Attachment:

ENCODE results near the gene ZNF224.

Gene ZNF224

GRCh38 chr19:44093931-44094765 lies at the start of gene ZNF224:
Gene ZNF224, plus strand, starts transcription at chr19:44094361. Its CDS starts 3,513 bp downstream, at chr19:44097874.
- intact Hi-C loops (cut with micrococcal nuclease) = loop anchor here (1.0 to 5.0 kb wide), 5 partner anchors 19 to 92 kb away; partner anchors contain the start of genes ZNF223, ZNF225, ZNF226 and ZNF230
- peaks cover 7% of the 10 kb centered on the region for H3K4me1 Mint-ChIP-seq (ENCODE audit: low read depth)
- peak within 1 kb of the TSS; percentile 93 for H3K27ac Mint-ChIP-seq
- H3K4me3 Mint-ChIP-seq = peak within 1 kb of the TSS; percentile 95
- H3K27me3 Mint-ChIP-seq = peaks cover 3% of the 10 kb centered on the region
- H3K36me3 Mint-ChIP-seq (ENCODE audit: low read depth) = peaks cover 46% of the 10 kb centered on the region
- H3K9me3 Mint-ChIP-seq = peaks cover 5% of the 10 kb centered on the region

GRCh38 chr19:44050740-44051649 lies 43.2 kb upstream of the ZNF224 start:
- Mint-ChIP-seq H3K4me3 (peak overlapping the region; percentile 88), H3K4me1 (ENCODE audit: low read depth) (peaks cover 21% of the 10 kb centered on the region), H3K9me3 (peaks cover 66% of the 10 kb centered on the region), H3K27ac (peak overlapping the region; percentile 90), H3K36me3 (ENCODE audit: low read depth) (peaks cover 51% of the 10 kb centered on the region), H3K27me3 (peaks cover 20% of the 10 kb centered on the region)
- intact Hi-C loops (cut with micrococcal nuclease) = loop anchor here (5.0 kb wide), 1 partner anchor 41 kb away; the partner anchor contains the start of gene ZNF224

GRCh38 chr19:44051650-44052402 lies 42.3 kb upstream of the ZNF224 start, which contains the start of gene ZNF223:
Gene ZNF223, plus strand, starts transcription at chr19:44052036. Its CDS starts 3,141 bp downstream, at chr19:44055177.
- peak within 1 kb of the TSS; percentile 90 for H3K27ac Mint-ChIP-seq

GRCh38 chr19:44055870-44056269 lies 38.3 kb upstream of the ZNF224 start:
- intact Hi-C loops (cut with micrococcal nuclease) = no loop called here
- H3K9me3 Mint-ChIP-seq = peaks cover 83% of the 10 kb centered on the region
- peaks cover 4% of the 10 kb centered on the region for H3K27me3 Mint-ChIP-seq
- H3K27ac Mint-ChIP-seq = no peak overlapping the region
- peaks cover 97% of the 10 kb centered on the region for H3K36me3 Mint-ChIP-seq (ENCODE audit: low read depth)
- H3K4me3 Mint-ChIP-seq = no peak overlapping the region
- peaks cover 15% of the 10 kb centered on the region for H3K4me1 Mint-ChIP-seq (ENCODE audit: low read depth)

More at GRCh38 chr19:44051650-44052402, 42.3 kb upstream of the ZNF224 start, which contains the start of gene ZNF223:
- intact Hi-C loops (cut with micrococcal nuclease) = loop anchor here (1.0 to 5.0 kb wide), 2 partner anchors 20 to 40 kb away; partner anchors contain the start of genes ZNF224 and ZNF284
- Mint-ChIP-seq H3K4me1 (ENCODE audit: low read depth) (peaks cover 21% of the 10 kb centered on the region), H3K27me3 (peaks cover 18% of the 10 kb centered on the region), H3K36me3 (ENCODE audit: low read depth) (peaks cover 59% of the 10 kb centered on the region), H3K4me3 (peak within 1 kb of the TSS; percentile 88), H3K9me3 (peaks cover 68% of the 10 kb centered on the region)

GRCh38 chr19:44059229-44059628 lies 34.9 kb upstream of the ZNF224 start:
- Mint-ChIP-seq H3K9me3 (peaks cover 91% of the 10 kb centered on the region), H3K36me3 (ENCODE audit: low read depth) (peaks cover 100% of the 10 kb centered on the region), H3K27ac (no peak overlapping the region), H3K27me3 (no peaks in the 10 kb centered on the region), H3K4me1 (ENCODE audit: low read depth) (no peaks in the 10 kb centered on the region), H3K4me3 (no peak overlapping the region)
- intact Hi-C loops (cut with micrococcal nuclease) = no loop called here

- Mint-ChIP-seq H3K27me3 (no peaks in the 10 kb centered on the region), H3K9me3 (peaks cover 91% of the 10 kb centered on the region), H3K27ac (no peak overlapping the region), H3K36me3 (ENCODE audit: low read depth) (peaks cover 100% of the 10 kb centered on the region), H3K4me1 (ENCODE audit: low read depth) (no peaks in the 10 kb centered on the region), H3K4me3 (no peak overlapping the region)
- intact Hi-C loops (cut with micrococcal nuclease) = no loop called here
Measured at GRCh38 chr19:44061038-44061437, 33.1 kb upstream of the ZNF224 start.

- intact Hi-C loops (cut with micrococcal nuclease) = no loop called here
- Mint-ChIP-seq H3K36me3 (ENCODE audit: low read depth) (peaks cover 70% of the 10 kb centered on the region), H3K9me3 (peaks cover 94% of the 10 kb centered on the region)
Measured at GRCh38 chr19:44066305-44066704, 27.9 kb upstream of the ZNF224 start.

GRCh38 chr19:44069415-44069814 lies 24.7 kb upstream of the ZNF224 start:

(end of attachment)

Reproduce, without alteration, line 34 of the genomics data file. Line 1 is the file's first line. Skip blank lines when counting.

Measured at GRCh38 chr19:44061038-44061437, 33.1 kb upstream of the ZNF224 start.